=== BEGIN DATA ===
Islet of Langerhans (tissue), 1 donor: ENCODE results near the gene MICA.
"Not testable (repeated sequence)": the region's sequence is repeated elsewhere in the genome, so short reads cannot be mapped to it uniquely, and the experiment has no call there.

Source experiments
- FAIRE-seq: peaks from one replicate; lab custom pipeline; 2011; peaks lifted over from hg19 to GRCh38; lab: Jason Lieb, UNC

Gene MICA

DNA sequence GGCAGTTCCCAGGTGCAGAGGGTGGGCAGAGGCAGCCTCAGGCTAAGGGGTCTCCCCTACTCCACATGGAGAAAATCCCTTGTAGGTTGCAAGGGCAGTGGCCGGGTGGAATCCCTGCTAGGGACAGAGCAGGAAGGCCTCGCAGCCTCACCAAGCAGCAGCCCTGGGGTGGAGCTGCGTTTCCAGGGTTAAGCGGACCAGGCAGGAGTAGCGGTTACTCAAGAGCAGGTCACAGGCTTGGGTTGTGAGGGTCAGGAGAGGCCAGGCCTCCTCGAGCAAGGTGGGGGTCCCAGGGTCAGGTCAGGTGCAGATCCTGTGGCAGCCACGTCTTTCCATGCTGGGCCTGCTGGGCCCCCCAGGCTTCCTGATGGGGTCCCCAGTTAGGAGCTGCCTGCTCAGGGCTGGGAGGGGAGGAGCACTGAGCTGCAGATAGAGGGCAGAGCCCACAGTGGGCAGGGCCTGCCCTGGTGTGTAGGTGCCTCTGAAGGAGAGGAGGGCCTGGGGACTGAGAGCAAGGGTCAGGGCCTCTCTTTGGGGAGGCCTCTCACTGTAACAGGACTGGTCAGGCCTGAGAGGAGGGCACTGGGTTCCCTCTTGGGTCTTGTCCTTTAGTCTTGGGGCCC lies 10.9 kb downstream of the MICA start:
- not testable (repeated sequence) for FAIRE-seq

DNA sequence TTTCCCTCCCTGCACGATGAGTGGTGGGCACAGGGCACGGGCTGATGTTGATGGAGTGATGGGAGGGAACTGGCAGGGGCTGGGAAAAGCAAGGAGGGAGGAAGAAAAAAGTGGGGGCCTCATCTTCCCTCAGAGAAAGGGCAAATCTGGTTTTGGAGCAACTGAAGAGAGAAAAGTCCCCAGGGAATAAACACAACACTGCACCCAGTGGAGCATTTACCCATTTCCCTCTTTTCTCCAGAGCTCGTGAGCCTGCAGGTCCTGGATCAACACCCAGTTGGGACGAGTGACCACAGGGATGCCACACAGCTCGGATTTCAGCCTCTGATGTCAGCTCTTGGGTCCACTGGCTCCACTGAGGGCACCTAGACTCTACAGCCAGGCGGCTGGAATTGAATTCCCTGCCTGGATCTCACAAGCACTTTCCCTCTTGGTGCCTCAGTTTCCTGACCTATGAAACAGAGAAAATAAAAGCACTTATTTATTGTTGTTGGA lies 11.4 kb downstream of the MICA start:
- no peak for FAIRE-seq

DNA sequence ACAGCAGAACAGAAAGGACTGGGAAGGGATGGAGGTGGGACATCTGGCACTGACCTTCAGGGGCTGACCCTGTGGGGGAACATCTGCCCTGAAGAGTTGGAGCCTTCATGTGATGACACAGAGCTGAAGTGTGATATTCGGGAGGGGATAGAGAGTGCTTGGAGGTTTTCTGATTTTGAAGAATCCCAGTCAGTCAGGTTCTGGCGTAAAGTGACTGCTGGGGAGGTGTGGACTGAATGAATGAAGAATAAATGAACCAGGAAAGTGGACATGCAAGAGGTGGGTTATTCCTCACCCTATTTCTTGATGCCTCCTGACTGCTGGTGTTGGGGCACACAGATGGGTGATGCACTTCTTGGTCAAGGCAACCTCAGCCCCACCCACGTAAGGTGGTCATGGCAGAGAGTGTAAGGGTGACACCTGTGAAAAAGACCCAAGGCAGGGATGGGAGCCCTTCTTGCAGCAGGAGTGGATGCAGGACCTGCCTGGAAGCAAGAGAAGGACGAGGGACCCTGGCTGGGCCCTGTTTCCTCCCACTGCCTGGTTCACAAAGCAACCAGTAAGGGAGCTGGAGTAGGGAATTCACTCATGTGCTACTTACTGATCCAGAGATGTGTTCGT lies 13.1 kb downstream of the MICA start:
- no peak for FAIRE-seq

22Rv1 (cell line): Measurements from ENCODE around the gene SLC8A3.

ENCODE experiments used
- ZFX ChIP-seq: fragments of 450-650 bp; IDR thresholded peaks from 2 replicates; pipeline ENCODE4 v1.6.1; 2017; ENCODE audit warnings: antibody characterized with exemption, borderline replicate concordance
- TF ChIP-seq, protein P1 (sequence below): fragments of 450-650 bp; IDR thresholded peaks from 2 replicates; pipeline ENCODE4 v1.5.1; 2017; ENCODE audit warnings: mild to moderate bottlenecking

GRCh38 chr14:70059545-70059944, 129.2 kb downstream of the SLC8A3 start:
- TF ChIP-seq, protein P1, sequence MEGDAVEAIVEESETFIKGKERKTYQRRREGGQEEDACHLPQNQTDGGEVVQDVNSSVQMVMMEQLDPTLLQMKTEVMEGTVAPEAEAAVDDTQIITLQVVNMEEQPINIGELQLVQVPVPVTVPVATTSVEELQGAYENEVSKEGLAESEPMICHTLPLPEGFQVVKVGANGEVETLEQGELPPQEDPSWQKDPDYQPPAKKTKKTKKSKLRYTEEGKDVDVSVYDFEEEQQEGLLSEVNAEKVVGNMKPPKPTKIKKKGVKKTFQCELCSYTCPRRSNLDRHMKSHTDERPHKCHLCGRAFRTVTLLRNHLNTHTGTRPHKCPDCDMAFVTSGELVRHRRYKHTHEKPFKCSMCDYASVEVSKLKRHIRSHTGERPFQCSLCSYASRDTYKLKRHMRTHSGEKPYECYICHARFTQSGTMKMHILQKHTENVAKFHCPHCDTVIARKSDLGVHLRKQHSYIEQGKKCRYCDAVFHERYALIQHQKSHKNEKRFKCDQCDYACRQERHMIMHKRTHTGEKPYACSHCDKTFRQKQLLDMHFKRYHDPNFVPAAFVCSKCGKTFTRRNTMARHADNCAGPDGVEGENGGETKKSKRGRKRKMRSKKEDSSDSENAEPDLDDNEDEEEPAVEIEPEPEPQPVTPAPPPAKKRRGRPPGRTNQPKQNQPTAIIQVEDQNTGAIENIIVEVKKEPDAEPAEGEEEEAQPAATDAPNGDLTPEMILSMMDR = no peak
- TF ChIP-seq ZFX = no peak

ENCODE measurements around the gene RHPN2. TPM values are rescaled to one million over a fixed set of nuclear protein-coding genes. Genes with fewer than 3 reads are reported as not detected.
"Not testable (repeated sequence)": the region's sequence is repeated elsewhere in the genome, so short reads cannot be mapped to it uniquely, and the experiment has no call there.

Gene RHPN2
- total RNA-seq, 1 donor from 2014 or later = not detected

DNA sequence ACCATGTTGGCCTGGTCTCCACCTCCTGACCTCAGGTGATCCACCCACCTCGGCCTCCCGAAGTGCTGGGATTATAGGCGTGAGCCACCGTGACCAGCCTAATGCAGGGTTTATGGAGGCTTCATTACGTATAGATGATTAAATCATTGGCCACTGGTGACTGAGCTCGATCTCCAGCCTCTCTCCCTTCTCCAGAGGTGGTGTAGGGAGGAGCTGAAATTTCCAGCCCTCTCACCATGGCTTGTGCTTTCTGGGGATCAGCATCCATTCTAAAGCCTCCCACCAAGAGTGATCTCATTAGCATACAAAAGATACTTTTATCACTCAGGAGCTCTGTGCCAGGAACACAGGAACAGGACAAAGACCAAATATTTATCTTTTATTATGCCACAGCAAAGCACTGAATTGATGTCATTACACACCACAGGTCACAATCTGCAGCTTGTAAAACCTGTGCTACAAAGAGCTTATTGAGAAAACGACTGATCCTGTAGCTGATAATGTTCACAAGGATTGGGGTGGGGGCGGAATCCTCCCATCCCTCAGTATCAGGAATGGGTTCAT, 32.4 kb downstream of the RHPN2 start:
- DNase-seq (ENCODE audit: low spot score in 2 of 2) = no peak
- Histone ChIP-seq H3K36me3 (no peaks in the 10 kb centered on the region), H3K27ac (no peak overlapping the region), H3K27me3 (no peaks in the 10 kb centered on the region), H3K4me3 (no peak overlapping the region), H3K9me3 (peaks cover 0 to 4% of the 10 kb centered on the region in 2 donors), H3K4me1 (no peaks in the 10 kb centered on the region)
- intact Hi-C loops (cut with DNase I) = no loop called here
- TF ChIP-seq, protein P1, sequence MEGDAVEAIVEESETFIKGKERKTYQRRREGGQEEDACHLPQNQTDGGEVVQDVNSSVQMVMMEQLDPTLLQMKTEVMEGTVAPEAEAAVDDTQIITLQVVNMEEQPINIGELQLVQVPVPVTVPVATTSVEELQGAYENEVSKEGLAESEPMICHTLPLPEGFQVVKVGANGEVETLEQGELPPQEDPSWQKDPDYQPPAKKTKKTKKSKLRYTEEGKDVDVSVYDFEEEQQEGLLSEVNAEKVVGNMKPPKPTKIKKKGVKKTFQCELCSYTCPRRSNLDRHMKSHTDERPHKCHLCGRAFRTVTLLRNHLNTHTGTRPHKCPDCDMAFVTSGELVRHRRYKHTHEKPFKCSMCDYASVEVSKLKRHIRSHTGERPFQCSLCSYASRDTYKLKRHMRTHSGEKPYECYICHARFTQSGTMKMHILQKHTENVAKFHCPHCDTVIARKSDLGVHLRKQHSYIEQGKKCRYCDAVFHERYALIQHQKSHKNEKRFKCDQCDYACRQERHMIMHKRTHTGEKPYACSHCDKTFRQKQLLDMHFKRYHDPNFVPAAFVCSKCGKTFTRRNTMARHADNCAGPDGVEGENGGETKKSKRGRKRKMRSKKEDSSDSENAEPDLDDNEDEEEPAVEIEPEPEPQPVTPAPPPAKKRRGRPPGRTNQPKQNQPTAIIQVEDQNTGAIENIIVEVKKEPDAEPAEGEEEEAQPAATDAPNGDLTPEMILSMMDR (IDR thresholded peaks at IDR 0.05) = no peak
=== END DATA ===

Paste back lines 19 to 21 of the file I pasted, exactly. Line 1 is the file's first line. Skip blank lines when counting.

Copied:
ENCODE measurements around the gene RHPN2. TPM values are rescaled to one million over a fixed set of nuclear protein-coding genes. Genes with fewer than 3 reads are reported as not detected.
"Not testable (repeated sequence)": the region's sequence is repeated elsewhere in the genome, so short reads cannot be mapped to it uniquely, and the experiment has no call there.

Gene RHPN2